• I want you to think about that for a minute and let that expand in your mind, especially in this era of standardized school testing.  They can't even get everybody using the same kind of pencil lead.  The best they can do is settle on an approximation. 


Those of us taking standardized tests are not the same.  Even down to our Number 2 pencils, we are different.
(Photo from New Futuro)


  • Now seems like the right time to introduce the hotbed topic:

Was a pencil ever used as a murder weapon?

  • (You know how to answer this) Yes.
  • Most famously, when Julius Caesar was stabbed to death by members of the Senate, he tried to defend himself with the only weapon he had -- his stylus (a.k.a. pencil).  He managed to stab Casca with it, but it wasn't enough of a blow, what with all those other guys with their knives, and he was killed.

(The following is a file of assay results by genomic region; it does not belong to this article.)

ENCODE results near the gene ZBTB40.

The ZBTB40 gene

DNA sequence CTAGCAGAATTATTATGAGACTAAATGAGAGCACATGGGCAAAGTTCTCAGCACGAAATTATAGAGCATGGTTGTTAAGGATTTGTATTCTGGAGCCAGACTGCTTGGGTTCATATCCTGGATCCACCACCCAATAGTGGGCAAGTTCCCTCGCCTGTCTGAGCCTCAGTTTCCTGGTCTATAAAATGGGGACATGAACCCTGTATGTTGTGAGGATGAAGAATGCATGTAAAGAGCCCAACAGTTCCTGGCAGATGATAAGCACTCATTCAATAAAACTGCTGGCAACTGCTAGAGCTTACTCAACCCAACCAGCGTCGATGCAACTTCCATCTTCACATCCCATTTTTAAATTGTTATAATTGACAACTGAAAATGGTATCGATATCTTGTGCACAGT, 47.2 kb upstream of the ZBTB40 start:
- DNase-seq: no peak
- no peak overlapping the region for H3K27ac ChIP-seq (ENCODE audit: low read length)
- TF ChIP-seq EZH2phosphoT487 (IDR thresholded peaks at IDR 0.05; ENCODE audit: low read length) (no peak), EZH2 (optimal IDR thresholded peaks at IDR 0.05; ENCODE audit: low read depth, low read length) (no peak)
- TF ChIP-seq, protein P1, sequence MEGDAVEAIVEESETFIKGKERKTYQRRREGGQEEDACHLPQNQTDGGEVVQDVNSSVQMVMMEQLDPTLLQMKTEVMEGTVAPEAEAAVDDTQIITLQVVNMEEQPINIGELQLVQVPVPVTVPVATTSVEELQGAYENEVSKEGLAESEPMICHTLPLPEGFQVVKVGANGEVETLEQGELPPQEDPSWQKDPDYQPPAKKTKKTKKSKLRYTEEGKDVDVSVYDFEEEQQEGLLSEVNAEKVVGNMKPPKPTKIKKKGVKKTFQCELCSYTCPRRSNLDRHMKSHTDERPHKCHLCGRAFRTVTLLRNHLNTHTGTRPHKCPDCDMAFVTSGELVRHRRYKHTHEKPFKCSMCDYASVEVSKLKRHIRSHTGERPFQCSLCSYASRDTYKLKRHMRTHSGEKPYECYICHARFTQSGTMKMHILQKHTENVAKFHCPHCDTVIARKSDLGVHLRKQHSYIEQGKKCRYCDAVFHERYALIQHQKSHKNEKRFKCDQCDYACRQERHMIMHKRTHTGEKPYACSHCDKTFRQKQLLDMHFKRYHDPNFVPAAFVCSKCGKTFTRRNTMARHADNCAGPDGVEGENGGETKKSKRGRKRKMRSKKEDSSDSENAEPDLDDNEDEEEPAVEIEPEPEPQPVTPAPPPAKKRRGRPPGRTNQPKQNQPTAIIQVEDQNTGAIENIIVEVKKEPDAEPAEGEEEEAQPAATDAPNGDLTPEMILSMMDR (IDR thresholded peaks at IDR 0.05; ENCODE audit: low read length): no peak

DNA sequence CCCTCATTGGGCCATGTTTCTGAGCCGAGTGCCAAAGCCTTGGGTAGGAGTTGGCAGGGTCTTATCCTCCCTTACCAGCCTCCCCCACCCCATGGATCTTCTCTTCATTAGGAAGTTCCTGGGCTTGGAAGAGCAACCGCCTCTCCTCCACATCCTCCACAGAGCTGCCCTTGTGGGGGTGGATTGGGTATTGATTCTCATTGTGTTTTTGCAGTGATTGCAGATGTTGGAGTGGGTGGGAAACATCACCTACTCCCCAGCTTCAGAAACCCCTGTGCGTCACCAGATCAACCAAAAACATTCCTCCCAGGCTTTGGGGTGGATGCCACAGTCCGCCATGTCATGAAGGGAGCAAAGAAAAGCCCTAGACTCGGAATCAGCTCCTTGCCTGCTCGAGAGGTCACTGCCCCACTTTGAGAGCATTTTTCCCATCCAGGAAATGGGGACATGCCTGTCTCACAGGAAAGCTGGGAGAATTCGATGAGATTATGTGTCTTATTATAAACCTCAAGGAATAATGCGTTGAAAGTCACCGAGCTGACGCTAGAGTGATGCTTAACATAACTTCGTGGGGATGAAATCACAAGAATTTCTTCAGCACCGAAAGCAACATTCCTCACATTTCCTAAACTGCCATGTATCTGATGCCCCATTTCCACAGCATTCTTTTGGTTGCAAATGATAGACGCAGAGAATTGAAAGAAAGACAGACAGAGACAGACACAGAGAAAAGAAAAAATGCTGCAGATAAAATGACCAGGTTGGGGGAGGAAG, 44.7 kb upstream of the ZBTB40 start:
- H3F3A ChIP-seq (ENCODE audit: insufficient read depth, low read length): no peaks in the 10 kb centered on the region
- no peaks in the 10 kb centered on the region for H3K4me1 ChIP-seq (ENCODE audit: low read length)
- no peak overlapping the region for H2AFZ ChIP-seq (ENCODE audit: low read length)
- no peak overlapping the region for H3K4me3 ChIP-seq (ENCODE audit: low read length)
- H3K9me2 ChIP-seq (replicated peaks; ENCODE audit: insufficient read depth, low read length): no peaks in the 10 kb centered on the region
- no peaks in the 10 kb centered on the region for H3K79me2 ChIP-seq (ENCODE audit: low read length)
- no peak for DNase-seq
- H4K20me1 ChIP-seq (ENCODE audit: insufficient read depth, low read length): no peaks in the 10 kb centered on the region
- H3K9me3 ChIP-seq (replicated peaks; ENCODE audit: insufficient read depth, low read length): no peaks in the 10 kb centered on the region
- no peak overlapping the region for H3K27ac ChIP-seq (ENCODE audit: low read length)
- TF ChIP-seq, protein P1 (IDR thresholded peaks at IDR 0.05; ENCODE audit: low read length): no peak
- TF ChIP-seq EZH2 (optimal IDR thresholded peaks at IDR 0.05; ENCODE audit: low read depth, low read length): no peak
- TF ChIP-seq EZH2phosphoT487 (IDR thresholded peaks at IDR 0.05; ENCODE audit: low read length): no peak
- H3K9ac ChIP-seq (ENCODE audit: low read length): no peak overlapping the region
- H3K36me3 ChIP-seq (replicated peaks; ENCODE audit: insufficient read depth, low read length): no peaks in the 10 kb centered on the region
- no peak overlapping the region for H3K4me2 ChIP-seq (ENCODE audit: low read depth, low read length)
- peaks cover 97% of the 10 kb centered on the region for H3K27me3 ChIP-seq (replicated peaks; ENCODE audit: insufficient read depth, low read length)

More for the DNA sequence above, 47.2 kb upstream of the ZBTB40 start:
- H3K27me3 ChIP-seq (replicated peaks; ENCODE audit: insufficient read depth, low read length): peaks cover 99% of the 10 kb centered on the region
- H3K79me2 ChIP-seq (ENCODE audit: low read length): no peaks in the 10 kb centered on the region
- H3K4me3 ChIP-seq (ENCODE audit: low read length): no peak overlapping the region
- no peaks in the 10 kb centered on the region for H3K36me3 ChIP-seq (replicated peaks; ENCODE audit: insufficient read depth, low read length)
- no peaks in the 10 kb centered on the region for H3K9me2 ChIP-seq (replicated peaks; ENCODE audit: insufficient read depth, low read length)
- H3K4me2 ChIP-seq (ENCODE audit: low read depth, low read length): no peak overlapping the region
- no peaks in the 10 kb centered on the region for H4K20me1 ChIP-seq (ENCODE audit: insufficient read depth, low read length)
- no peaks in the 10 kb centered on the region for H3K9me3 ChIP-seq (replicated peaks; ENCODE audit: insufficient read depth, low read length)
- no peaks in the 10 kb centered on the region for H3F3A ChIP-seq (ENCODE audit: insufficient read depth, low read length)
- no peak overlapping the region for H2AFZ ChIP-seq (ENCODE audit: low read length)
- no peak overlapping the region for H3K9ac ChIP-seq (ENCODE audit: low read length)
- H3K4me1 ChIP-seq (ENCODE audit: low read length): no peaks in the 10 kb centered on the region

• More obscurely, a priest and teacher from the times of early Christianity/Roman rule, Cassian of Imola (a.k.a. Cassianus) was arrested for being a Christian.  He was told to renounce Christianity and he wouldn't do it, so his students "were invited to hack him to death."  The weapons they used were their styluses (pencils).  So it took a really long time for him to die.
  • Talk about a violent classroom.


I guess the painter decided not to include the pencil in Caesar's other hand.  Probably thought it too undignified.
(Image from History in the Headlines)


Bonus Question: Why are number 2 pencils yellow?

  • When an Austro-Hungarian pencil-making company, the Hardtmuth Company introduced their fancy new pencils at the 1889 World's Fair in Paris, their pencils were painted yellow.  
  • The graphite in these pencils came from the Far East, and it was supposed to be the very best graphite in the world.  So to enhance the fanciness of their pencils, they named them after the Koh-i-Noor diamond, a famous diamond in India and the height of luxury, and they painted the outside of the pencils yellow.  Much fancier than the plain old bare cedar wood, these pencils were not only painted, but painted yellow, a color that was difficult to come by in paint in those days.